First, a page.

could own their own houses. In this way, he prevented Hershey, Pennsylvania from becoming a factory town in which the workers were forced to pay their employers for a place to live. Hershey’s town was modern. It had nice houses, large public buildings, and an electric railway system for easy transportation. Nearby farms provided the chocolate factory with fresh milk for its products.

    BARBARA KLEIN: Milton Hershey and his company found a way to make large amounts of milk chocolate. The secret was using fat free milk with the seeds of cacao trees and heating them slowly. The Hershey Candy Company was on its way to success.

    Most of the company’s workers loved Milton Hershey. He made it possible for them to earn good

    wages and live well. The book “Hershey” says he sometimes shared the company’s financial

success with them. Yet Milton Hershey was not always fair. Writer Michael D’Antonio says not

    everyone was happy living in a place where one man and his company attempted to control so much.

    STEVE EMBER: Milton Hershey did not marry until he was over forty years old. He surprised his family when he married Catherine Sweeney in eighteen ninety-eight. Some members of his family did not approve of her. She was a Roman Catholic from New York State. Milton called her Kitty. The Hersheys first lived in Lancaster. They later moved to a large house near the factory. The land around the house was known for its many flowers and plants. Catherine Hershey was sick for much of her married life. She died in nineteen fifteen at the age of forty-two.

    BARBARA KLEIN: The Hersheys were unable to have children, so they decided to help needy children by creating a school for them. Milton Hershey said the school had been his wife’s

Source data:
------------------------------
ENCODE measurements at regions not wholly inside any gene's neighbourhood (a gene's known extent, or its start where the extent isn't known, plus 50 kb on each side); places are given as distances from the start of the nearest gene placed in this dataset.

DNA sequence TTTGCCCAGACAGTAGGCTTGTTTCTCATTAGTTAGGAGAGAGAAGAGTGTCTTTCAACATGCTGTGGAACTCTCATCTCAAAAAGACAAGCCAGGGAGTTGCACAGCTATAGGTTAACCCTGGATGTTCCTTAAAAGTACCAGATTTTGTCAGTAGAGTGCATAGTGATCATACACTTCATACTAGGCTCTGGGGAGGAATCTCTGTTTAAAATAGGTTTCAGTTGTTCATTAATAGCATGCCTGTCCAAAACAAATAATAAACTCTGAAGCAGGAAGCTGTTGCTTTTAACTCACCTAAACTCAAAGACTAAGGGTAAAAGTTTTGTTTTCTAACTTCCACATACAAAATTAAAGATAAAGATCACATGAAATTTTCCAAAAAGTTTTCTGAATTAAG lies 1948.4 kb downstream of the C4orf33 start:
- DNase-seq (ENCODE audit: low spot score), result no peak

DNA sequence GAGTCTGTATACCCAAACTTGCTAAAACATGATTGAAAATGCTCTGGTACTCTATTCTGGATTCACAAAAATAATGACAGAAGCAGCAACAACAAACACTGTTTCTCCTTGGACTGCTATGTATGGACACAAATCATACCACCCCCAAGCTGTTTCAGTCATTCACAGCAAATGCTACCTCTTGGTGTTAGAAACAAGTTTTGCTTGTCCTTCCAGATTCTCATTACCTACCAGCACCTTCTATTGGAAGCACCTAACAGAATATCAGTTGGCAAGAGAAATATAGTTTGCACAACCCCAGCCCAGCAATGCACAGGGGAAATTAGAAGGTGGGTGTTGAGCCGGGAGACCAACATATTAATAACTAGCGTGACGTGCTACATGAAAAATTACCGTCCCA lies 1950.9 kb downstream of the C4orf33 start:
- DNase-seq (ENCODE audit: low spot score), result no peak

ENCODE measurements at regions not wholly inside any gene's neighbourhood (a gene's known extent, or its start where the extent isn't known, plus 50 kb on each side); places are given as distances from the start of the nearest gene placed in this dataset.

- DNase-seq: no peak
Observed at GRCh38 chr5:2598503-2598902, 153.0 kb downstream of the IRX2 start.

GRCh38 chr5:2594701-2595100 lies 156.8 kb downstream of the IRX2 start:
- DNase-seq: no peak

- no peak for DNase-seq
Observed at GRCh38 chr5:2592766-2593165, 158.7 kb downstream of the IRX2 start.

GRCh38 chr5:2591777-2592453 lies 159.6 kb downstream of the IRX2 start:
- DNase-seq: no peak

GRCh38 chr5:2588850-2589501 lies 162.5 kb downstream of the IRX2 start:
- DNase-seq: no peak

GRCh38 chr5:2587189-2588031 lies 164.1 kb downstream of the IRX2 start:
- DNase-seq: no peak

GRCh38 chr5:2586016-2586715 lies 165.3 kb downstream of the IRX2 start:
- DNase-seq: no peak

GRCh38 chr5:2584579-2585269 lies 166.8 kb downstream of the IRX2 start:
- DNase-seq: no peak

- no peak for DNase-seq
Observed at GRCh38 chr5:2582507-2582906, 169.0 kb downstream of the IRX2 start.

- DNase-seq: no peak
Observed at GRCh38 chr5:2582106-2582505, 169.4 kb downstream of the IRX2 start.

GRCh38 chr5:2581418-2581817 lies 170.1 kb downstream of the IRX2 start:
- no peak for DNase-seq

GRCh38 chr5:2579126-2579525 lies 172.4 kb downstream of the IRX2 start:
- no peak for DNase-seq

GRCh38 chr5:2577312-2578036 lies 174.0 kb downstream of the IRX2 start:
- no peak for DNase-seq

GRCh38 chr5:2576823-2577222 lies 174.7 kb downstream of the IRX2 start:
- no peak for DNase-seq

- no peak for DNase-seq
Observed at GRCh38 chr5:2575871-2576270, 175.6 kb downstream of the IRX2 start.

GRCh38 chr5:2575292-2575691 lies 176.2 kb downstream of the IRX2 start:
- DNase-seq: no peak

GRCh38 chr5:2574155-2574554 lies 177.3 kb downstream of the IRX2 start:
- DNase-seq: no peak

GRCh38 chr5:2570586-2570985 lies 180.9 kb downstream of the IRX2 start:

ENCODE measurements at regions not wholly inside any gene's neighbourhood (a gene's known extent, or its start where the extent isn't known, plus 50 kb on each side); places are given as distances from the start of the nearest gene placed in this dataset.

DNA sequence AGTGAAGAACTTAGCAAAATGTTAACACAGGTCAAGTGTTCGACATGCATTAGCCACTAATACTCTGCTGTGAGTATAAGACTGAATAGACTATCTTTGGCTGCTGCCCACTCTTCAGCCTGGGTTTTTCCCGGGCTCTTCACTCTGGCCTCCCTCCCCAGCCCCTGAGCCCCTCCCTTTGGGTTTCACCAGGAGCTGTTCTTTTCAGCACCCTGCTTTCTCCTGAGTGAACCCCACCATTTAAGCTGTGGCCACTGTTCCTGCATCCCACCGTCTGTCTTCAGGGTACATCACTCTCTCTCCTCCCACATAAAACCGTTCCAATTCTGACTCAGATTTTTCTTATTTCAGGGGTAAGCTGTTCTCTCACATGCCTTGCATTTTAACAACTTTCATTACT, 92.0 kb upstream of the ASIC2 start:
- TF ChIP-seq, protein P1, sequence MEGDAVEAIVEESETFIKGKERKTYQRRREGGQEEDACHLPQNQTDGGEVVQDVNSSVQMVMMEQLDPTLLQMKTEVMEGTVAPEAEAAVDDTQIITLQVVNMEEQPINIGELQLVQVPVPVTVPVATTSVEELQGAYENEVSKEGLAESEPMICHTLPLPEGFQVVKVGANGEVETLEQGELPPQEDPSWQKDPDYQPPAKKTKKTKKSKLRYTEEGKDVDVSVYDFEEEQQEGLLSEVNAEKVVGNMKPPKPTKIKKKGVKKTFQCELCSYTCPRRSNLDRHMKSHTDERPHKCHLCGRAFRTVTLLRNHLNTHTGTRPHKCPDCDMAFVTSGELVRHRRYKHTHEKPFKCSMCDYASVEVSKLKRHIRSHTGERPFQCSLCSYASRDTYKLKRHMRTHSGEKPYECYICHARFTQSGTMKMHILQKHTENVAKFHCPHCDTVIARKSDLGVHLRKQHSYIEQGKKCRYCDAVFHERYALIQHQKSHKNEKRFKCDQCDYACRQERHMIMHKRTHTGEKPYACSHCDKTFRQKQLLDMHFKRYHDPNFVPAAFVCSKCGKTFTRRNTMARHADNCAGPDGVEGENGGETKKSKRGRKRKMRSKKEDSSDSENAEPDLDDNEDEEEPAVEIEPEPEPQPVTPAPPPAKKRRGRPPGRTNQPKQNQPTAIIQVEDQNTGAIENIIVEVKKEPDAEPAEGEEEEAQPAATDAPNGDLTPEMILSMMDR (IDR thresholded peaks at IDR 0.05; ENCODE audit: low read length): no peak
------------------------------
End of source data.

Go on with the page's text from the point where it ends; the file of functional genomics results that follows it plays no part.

idea. She reportedly wanted to provide a safe place for those in need of a good home and a better chance in life.

    In nineteen-oh-nine, the Hersheys created the Hershey Industrial School for boys who had lost one or both parents. They established a special legal agreement, or trust, to provide money for the school. They gave nearly two hundred hectares of farmland to the trust.

    At first, ten white boys attended the school. But more and more boys attended as time went on. The school provided the boys with a good education and farming skills.


    STEVE EMBER: After his wife died, Milton Hershey gave shares of Hershey Chocolate Company stock worth sixty million dollars to the trust. This money made it possible for the school to expand. After Hershey died, the name of the school was changed to the Milton Hershey School. Later, the school opened its doors to boys and girls of all races and religions.

    Today, the school serves children in financial and social need. It provides education, housing, food, clothing, medical care and recreation to about one thousand eight hundred students. The students are between the ages of four and eighteen. They live in more than one hundred fifty student homes. Each home has the latest technological equipment, including computers. A married couple lives in each home. They serve as parents to between eight and thirteen students. (MUSIC)

    BARBARA KLEIN: Many Americans experienced economic hardship during the Great Depression of the nineteen thirties. But Milton Hershey put many people to work in the town by building a large hotel and a sports center.

    He also created a not-for-profit organization to provide education and culture to the local townspeople. This organization continues to support the Hershey Theater and other cultural centers in the area.

    In the early nineteen sixties, the Milton S. Hershey Foundation gave money and land to the Pennsylvania State University for a medical center. The Penn State Milton S. Hershey Medical Center opened in nineteen sixty-seven. Today it is a medical school, teaching hospital and research center.